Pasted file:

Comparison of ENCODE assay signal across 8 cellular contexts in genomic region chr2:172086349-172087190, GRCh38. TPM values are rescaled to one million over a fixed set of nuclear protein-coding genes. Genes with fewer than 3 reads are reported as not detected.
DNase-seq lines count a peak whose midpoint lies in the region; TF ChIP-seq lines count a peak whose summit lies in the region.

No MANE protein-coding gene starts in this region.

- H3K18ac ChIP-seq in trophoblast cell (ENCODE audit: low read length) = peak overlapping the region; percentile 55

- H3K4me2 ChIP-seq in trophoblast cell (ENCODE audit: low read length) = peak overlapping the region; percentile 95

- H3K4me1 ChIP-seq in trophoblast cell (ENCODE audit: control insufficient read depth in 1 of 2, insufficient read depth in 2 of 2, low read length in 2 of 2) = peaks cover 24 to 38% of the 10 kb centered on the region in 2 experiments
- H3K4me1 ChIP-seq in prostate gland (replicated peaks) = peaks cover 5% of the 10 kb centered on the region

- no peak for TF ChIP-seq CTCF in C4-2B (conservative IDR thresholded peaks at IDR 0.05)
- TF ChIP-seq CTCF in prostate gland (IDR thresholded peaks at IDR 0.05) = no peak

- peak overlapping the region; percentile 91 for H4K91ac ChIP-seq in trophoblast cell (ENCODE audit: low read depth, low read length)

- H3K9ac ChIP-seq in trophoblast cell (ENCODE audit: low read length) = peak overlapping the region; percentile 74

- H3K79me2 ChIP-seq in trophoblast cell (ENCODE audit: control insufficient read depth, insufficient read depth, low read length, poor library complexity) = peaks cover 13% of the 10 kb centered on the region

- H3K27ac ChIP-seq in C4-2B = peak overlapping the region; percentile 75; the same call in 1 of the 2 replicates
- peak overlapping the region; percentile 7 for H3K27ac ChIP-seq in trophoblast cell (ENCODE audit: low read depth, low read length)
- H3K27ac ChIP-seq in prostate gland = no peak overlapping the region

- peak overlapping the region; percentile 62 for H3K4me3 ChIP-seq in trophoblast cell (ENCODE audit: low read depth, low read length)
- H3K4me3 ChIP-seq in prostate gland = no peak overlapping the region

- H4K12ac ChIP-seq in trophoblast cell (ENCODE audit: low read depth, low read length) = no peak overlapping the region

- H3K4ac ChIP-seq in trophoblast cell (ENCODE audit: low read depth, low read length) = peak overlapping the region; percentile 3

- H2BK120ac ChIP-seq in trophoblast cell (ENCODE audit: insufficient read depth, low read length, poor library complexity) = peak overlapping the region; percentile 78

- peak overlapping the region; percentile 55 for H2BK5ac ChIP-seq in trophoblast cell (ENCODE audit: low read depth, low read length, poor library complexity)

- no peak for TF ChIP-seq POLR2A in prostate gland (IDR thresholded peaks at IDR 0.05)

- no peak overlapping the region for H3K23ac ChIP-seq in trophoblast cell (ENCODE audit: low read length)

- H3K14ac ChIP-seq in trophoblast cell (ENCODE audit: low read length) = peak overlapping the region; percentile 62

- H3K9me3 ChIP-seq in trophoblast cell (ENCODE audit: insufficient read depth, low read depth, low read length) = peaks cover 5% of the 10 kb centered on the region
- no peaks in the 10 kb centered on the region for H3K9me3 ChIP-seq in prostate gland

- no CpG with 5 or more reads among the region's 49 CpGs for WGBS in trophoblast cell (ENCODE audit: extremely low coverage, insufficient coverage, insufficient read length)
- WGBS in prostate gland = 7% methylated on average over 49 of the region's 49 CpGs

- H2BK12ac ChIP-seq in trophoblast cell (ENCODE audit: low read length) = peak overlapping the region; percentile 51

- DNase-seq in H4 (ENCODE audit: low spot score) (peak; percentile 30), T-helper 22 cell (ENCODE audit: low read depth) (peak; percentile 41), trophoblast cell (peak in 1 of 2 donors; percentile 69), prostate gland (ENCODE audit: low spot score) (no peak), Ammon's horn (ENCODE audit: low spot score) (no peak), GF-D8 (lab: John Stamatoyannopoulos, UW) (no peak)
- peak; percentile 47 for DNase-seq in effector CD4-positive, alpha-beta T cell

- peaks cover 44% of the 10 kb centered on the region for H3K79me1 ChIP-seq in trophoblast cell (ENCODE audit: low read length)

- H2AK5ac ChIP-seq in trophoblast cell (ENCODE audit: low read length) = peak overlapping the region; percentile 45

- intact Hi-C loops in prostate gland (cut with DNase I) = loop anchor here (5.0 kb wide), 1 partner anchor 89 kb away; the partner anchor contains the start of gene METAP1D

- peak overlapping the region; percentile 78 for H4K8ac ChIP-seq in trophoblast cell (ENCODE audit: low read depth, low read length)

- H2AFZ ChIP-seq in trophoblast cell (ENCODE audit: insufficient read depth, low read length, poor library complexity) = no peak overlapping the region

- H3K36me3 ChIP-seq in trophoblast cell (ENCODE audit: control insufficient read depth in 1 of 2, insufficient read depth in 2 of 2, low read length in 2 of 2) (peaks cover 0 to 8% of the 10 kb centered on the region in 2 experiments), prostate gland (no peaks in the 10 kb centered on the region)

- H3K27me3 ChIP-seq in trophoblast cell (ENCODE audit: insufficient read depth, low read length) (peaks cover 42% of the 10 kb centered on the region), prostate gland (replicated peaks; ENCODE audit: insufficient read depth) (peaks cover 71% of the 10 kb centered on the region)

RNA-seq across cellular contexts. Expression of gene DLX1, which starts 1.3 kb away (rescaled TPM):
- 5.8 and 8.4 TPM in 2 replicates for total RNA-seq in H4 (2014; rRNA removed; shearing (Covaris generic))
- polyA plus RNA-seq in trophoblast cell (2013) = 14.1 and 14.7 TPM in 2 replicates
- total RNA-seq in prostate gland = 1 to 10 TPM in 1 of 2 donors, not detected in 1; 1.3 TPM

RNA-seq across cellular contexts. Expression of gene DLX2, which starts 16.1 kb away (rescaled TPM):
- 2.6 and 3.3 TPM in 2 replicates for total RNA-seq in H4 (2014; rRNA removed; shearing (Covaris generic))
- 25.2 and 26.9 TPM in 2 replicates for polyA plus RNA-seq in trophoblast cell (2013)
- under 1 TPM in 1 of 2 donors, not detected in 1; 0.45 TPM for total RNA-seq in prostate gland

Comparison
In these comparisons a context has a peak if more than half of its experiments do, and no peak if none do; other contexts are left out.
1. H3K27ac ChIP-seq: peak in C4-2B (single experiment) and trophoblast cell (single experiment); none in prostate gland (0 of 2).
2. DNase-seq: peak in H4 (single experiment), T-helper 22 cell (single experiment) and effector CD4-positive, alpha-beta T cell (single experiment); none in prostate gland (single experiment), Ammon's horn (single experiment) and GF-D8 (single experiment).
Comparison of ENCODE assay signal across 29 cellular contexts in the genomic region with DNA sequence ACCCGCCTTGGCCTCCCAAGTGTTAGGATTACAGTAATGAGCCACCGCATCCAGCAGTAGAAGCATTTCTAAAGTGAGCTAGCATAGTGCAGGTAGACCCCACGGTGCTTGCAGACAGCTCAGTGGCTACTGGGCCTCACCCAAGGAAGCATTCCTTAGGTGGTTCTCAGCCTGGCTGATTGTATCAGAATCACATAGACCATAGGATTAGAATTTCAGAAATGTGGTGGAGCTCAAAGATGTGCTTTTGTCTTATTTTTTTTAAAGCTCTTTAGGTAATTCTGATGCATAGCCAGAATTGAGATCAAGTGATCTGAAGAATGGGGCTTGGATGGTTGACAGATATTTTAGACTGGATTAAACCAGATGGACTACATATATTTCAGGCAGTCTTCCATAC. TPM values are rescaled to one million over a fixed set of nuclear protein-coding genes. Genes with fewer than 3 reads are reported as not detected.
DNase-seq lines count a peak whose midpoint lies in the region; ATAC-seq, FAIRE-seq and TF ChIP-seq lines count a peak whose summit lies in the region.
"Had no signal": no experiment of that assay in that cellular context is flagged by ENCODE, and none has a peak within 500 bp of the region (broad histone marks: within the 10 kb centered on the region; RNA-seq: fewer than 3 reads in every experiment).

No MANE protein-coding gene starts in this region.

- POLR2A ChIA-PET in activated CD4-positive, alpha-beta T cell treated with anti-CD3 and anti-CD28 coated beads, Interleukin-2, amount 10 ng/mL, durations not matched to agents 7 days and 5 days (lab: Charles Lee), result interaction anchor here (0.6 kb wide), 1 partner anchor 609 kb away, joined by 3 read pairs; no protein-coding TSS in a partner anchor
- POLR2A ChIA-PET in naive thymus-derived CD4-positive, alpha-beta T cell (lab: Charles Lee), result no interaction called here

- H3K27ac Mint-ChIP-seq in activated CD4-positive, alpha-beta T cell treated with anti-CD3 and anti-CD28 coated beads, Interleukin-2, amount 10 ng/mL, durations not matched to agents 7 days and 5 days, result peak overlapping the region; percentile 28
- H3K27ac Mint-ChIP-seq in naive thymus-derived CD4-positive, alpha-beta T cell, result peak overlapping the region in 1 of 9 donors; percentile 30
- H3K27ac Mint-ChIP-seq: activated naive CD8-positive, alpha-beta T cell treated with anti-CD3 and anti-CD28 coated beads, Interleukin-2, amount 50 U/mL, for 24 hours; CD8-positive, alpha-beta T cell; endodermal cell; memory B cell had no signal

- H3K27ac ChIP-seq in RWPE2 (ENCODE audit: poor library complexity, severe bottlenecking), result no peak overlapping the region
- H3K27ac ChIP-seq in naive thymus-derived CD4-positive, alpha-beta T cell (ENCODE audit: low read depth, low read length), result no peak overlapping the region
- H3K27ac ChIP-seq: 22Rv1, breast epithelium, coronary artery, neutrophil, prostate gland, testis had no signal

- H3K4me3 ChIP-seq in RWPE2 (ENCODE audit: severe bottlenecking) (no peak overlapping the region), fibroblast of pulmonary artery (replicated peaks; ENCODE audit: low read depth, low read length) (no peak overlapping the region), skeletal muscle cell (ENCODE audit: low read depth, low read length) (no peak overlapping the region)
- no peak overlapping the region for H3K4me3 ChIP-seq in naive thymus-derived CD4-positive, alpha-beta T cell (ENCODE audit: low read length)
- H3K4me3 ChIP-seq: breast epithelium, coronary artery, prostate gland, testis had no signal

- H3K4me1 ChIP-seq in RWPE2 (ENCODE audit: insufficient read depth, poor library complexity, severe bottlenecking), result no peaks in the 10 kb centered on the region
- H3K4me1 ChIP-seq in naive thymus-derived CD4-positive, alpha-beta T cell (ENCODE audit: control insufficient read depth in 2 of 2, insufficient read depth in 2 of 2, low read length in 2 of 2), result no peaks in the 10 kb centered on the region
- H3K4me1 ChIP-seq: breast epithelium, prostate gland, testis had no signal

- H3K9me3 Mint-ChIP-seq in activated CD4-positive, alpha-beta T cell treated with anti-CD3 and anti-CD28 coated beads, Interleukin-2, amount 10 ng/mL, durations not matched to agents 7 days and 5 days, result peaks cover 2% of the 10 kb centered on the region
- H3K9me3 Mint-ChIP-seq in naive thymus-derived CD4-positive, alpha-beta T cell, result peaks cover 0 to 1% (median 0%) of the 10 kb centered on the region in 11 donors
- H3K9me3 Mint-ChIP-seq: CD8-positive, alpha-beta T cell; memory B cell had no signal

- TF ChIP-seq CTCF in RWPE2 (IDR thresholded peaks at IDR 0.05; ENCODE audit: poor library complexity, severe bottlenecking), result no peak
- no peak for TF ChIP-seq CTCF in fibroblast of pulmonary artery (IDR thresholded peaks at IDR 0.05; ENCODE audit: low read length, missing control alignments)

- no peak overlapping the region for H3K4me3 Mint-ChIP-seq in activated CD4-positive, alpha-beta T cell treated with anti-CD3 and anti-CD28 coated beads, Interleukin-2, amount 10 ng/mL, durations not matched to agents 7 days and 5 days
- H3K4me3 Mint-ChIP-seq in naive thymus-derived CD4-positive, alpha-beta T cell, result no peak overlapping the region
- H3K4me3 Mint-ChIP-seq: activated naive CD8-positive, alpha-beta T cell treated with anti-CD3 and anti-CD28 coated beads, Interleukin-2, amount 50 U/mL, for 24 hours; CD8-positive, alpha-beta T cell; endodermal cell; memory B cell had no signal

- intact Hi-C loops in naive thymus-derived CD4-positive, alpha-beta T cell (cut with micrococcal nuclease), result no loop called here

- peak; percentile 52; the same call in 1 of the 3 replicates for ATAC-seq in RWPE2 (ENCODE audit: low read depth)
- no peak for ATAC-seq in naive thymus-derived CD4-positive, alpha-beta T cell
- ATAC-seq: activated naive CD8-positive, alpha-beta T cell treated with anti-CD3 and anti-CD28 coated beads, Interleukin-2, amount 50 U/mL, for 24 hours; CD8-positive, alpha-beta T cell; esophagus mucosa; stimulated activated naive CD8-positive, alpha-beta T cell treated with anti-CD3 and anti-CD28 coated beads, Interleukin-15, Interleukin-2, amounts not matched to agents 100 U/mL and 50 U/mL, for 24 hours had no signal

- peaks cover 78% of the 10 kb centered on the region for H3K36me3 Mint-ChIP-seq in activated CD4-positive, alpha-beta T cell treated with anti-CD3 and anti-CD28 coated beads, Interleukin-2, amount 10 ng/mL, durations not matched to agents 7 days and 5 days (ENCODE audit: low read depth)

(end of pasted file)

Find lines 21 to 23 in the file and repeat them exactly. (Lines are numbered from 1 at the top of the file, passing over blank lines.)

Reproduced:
- peak overlapping the region; percentile 55 for H2BK5ac ChIP-seq in trophoblast cell (ENCODE audit: low read depth, low read length, poor library complexity)

- no peak for TF ChIP-seq POLR2A in prostate gland (IDR thresholded peaks at IDR 0.05)

- no peak overlapping the region for H3K23ac ChIP-seq in trophoblast cell (ENCODE audit: low read length)